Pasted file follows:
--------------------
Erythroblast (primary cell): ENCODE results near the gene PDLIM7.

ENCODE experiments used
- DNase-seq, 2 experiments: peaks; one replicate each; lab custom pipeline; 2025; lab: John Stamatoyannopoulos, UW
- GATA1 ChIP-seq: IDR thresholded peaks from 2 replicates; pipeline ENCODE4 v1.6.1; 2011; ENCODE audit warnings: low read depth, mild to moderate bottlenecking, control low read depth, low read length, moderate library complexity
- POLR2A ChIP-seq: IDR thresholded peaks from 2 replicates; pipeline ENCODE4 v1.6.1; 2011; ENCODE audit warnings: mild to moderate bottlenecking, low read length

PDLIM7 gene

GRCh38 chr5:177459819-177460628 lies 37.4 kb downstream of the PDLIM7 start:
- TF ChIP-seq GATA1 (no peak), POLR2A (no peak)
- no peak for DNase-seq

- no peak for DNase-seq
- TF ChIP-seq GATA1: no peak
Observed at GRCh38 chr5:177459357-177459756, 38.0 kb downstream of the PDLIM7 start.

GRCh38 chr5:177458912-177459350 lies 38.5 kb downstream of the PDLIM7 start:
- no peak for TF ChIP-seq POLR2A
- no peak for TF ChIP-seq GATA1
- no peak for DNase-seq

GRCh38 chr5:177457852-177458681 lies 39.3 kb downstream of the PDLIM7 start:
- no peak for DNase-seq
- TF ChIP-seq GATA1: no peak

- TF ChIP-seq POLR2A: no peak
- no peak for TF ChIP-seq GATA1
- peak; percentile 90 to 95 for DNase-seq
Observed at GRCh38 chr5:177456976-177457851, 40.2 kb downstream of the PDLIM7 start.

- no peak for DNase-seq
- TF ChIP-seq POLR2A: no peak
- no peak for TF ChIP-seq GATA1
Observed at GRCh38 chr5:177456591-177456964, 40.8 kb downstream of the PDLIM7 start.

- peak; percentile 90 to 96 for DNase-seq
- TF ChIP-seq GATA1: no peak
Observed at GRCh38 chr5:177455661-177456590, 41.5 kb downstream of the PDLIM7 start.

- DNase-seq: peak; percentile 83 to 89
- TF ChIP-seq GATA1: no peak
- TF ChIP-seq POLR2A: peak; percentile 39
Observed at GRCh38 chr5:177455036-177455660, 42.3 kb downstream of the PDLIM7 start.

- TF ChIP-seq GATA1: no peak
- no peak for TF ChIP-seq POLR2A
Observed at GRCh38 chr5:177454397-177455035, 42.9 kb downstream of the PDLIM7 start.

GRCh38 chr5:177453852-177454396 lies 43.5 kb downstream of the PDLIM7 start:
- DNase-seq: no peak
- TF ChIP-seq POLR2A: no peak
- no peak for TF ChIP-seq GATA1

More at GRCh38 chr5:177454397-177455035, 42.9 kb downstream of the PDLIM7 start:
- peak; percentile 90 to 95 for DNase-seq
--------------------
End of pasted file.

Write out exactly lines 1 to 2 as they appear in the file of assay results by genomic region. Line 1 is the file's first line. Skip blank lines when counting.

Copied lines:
Erythroblast (primary cell): ENCODE results near the gene PDLIM7.

ENCODE experiments used